Holly Ann Haley gets vaccinations last year at the doctor's office in Berlin, Vt. Another study finds no connection between vaccines and autism.
(Photo: Toby Talbot, AP)
(USA TODAY) -- At least 10% of parents of young children skip or delay routine vaccinations, often out of concern that kids are getting "too many shots, too soon."
A new study finds that children who receive the full schedule of vaccinations have no increased risk of autism.
"This is a very important and reassuring study," says Geraldine Dawson, chief science officer at Autism Speaks, who wasn't involved in the new paper. "This study shows definitively that there is no connection between the number of vaccines that children receive in childhood, or the number of vaccines that children receive in one day, and autism."
The study, published today in the Journal of Pediatrics, is the latest of more than 20 studies showing no connection between autism and vaccines, given either individually or as part of the standard schedule. The paper is the first to consider not just the number of vaccines, but a child's total exposure to the substances inside vaccines that trigger an immune response.
Study authors say they sought to address the fear that multiple vaccines are "overwhelming" children's immune system, possibly contributing to long-term problems. Twenty years ago, children were vaccinated against nine diseases. Today, they're vaccinated against 14, according to the Centers for Disease Control and Prevention, which funded the study.
Though kids get more needle sticks, the next-generation vaccines they receive are easier on the immune system than those used two decades ago, says Frank DeStefano, lead author of the new paper and director of the Immunization Safety Office at the Centers for Disease Control and Prevention.
That's because modern vaccines are more sophisticated, using just a few critical particles - called antigens - to stimulate the immune system, DeStefano says. These antigens, found on the surfaces of bacteria and viruses, spur the body to make antibodies, which block future infections.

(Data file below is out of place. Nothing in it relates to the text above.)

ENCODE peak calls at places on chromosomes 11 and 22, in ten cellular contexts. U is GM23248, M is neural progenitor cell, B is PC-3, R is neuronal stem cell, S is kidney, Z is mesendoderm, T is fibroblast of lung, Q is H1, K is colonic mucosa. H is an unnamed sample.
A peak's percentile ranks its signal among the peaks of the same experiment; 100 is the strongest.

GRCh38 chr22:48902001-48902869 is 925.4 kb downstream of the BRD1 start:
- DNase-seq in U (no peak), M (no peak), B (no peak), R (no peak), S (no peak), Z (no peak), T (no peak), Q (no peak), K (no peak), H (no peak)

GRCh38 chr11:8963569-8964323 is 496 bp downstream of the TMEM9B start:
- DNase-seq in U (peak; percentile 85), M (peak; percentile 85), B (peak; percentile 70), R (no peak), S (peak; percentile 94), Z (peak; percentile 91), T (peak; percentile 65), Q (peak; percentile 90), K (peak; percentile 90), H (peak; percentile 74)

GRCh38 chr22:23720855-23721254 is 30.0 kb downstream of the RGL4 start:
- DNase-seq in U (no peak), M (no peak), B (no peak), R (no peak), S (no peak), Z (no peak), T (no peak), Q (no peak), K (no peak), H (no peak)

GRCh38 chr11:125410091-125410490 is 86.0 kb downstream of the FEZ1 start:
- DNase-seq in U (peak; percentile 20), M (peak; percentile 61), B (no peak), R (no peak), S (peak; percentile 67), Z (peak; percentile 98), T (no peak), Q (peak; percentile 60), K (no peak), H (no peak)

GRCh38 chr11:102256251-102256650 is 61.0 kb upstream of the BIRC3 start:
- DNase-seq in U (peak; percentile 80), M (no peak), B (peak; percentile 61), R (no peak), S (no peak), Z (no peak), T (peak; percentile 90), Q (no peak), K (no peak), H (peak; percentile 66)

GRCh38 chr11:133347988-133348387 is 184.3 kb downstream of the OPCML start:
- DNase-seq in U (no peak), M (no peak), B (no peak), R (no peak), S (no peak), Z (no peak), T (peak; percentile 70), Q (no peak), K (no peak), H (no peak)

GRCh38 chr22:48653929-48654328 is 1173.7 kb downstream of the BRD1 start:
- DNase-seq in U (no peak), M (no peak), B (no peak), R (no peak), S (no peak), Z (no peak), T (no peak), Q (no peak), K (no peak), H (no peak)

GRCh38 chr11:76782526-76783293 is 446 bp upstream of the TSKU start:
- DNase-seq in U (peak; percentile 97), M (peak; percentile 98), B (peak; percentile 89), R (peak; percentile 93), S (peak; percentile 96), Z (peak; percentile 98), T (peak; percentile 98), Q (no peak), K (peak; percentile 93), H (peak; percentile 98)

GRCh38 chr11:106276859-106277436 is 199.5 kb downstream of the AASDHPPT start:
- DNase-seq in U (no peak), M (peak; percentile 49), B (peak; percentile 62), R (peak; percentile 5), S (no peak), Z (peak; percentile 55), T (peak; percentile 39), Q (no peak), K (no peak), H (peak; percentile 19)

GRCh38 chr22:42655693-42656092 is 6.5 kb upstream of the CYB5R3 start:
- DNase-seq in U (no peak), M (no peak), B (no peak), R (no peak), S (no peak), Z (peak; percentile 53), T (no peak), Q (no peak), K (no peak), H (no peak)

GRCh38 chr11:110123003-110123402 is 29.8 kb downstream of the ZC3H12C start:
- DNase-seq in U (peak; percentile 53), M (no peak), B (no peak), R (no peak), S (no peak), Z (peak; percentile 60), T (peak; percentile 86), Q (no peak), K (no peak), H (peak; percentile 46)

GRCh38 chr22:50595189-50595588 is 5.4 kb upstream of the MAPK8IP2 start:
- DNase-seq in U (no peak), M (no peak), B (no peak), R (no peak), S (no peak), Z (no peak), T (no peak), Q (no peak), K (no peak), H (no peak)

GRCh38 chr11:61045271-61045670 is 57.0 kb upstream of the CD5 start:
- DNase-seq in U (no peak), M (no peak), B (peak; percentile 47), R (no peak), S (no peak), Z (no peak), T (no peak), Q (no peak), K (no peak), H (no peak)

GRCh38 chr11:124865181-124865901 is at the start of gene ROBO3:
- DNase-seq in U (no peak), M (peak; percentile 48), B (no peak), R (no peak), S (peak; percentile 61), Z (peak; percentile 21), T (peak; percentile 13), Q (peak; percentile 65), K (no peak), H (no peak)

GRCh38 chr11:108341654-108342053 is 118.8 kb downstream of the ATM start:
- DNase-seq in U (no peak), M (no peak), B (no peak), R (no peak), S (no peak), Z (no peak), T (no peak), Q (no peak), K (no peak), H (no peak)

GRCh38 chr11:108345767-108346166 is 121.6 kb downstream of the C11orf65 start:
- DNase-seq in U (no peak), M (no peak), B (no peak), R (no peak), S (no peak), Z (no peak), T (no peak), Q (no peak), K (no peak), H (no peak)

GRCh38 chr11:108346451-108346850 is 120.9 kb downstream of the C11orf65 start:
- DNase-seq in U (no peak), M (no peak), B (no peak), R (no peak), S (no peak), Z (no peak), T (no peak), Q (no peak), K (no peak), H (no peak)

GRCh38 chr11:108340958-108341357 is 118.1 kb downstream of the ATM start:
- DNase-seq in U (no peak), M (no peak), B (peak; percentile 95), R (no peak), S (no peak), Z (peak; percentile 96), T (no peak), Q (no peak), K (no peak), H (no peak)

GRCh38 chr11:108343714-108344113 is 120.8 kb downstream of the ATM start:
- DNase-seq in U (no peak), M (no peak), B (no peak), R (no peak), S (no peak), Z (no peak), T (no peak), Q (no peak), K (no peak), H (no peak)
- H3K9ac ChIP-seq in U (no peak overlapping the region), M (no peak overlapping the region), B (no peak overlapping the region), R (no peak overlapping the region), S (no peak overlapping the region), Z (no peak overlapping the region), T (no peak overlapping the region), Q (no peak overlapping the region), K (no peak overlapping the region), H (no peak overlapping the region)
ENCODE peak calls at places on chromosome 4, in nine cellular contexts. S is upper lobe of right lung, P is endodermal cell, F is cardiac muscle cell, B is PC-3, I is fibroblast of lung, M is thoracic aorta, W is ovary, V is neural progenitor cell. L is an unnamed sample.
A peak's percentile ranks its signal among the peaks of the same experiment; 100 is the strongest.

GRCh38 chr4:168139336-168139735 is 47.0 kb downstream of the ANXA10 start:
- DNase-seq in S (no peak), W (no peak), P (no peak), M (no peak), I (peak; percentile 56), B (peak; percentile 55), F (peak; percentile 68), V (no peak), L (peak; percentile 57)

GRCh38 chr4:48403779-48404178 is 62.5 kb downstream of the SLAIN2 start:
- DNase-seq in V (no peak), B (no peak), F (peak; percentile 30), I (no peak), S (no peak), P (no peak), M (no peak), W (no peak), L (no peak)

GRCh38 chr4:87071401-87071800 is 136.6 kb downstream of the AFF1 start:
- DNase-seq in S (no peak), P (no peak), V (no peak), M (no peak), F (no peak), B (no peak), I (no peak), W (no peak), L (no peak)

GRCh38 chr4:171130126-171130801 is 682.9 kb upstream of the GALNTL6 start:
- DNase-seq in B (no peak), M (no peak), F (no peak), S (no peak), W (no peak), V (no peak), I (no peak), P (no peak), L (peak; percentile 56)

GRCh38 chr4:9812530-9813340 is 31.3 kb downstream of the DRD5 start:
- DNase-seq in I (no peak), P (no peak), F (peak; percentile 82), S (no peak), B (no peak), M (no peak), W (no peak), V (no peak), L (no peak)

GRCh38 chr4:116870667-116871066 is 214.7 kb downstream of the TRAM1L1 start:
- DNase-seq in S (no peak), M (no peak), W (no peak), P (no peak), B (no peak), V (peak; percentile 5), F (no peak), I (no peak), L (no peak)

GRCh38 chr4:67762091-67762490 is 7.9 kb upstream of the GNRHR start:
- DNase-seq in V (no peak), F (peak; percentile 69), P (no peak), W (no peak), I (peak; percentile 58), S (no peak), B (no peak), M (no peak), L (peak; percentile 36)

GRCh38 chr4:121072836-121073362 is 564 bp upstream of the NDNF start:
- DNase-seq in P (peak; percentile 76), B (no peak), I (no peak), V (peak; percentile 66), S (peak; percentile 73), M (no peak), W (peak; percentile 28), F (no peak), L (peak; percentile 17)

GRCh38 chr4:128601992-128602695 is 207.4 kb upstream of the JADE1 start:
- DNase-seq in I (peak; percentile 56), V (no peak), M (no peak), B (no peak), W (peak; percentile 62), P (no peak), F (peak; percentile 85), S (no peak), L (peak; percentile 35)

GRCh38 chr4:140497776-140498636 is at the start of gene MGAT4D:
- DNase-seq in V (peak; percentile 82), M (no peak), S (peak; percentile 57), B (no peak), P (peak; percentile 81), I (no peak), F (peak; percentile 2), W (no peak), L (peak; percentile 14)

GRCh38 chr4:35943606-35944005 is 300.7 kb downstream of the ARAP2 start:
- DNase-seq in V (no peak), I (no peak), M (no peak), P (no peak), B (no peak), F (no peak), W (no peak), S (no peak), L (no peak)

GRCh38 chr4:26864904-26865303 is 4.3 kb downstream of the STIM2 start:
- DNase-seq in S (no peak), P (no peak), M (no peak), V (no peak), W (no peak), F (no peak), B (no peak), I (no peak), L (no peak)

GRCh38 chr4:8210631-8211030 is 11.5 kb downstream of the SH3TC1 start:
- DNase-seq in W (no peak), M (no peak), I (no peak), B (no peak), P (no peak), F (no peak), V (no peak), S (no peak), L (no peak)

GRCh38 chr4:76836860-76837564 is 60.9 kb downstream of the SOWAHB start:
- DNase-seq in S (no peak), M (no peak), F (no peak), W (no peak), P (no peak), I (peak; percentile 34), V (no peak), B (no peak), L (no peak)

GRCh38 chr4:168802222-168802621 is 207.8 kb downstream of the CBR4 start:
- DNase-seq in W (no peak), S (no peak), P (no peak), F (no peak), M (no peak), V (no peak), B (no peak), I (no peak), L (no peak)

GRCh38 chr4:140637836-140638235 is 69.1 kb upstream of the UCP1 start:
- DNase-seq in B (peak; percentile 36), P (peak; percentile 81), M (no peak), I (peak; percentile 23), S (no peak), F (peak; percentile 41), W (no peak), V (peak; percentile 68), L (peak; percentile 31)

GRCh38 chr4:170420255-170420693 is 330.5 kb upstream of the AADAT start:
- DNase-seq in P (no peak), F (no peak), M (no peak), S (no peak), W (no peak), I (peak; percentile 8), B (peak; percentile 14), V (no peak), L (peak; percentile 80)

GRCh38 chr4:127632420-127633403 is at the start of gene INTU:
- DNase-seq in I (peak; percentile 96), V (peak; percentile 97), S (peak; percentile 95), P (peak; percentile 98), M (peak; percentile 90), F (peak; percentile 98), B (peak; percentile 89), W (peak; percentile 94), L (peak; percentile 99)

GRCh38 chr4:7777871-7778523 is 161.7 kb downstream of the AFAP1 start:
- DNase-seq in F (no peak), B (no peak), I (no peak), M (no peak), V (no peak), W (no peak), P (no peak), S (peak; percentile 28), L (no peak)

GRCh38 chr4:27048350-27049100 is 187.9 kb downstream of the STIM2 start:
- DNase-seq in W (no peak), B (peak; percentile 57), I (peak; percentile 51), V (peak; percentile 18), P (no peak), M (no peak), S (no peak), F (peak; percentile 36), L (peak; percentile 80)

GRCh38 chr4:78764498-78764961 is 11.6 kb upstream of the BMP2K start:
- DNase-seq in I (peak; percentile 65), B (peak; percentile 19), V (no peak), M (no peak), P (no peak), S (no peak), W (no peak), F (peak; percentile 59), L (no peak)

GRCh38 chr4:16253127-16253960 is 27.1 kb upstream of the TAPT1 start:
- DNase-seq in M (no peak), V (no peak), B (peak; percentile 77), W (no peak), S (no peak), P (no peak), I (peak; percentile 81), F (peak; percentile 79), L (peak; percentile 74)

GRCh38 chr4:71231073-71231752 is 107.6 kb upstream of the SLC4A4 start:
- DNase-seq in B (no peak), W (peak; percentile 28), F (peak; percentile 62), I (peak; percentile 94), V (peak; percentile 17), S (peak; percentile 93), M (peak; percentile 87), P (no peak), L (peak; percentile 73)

For example, an older version of the pertussis (whooping cough) vaccine, used until the late 1990s, was made using an entire, killed bacteria. That vaccine, called DTP, exposed the body to more than 3,000 antigens.
A newer, streamlined version, called DtaP, uses only the four to six antigens critical to producing immunity, DeStefano says.
Because of these sorts of improvements, fully vaccinated 2-year-olds are exposed to a total of 315 antigens, the study says.
That's a drop in the bucket compared with the billions of microbes - from bacteria to yeast - that babies encounter in their first hours of life.
The new research confirms the findings of a 2010 study in Pediatrics, which compared babies who received all vaccines on time in the first year of life with those who skipped or delayed their shot. That research found no neuropsychological differences, such as stuttering, facial tics or lower scores on IQ tests.
"A lot of parents are concerned about the number of 'owies' that children get," says Michael Smith, an author of the 2010 study and pediatric infectious disease specialist at the University of Louisville School of Medicine.
"But there's no benefit to delaying vaccines," says Smith, who wasn't involved in the new study. "When you delay your child's vaccines, you put them at risk."
STORY: Why don't teens get shots for HPV and other diseases?
Myths about autism and vaccines have persisted, in spite of the scientific evidence, partly because researchers don't really know what causes autism, Dawson says. "Until we conduct the research to answer the questions about autism's causes and risk factors, parents will continue to have questions," she says.
Research increasingly suggests that many of the underlying changes that cause autism take place before birth, and even before conception. Although parents often notice symptoms of autism only after a child is 12 to 18 months old, research by Dawson and others picked up subtle changes - in eye gaze or even brain patterns - as early as 6 months.
Doubts about vaccines have led to low vaccination rates in some communities, which have fueled flare-ups of once-forgotten diseases such as whooping cough, measles and mumps, Smith says. "If someone gets on a plane from Europe or India where there is measles, then we have measles again," Smith says.
The CDC reported Thursday that the USA had three cases last year of congenital rubella syndrome, an often fatal condition that afflicts the newborns of mothers who contract rubella, or German measles, while pregnant. Affected babies often suffer from a number of painful and life-threatening problems, such as heart defects, deafness, cataracts and mental retardation.
Vaccination has eliminated person-to-person spread of rubella in the Western Hemisphere. All three of the mothers last year were from Africa, where rubella still circulates. One of the babies died.
Though some parents may never believe vaccines are safe, the new study will probably reassure many others, says Karen Ernst of Voices for Vaccines, a group of parents and other vaccine advocates.
"Those who truly benefit from this article are the children of future parents," Ernst says. "These future parents will have more confidence in vaccinating their children on time. It is the job of parent-advocates like our members to speak up and make sure news about articles like this gets out."